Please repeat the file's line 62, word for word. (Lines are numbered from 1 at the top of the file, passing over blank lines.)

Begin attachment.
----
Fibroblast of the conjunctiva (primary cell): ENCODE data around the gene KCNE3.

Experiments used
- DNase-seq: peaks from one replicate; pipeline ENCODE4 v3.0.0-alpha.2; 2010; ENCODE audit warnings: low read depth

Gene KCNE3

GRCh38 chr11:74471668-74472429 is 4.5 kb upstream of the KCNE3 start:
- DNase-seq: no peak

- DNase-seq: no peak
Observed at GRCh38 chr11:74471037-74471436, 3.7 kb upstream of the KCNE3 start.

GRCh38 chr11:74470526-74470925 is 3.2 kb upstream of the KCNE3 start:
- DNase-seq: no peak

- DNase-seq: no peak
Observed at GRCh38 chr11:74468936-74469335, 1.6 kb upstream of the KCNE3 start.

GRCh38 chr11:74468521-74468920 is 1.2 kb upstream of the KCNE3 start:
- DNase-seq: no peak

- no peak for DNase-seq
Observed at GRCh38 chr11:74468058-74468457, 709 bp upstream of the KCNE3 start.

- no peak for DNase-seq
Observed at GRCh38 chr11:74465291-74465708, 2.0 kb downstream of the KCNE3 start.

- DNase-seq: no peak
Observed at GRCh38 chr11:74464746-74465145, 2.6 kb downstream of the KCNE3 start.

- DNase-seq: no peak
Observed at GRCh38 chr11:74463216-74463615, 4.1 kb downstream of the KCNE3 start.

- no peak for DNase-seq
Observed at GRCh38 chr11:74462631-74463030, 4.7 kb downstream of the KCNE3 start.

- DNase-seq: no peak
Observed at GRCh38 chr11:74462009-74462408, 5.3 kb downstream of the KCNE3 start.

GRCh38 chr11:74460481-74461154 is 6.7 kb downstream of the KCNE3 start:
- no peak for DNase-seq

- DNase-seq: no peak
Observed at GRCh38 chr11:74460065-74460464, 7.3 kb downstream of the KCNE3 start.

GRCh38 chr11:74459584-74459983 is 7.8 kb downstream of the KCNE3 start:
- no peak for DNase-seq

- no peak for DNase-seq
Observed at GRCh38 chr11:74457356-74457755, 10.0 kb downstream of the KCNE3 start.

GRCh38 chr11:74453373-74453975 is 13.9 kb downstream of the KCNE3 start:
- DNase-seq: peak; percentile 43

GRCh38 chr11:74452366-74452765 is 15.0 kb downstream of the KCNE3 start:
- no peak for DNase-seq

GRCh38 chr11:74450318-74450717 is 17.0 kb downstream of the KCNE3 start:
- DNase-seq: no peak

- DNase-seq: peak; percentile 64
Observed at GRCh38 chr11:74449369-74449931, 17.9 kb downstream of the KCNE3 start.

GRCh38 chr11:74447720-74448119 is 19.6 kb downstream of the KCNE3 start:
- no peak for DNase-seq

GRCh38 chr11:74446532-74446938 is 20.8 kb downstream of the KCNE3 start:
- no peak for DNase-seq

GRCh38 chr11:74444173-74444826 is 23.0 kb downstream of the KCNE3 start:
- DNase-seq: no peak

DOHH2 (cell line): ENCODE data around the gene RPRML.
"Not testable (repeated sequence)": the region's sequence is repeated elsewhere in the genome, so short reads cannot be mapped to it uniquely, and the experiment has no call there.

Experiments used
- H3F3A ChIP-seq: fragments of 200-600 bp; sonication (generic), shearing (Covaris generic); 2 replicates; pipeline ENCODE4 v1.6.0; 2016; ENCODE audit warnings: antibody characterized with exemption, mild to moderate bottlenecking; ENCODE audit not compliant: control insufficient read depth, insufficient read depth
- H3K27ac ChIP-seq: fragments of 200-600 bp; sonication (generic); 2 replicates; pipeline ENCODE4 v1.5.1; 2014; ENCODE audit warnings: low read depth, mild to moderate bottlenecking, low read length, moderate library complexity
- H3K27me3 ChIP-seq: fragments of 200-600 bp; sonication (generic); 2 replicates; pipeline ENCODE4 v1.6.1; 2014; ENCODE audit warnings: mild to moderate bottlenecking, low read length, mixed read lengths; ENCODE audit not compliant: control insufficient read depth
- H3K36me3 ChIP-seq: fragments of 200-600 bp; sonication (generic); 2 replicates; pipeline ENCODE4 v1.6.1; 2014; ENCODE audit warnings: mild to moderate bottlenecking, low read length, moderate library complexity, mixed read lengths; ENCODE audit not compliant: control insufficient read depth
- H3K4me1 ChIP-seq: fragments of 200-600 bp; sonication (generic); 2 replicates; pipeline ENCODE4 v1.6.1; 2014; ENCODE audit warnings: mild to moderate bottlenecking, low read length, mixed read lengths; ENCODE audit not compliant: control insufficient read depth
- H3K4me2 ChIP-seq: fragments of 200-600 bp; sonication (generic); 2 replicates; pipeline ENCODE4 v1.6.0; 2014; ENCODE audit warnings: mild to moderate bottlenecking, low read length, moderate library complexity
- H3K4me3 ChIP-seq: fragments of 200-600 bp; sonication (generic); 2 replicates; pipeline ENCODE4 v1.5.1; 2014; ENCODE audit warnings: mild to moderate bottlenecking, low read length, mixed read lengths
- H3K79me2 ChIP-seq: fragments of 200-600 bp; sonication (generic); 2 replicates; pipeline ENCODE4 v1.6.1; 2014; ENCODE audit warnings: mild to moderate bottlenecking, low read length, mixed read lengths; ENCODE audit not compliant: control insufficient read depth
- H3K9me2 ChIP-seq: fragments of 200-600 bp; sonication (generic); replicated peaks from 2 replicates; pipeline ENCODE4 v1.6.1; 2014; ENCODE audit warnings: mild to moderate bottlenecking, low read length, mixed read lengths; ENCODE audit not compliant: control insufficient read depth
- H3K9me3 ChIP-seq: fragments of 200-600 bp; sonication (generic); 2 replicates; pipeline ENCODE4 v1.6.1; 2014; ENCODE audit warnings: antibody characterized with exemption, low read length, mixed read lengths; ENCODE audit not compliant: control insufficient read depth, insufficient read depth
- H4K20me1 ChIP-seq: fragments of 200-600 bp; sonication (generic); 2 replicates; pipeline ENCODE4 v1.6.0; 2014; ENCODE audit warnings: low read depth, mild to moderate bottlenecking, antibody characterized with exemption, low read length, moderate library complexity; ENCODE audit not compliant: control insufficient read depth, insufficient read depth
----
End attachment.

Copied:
- H4K20me1 ChIP-seq: fragments of 200-600 bp; sonication (generic); 2 replicates; pipeline ENCODE4 v1.6.0; 2014; ENCODE audit warnings: low read depth, mild to moderate bottlenecking, antibody characterized with exemption, low read length, moderate library complexity; ENCODE audit not compliant: control insufficient read depth, insufficient read depth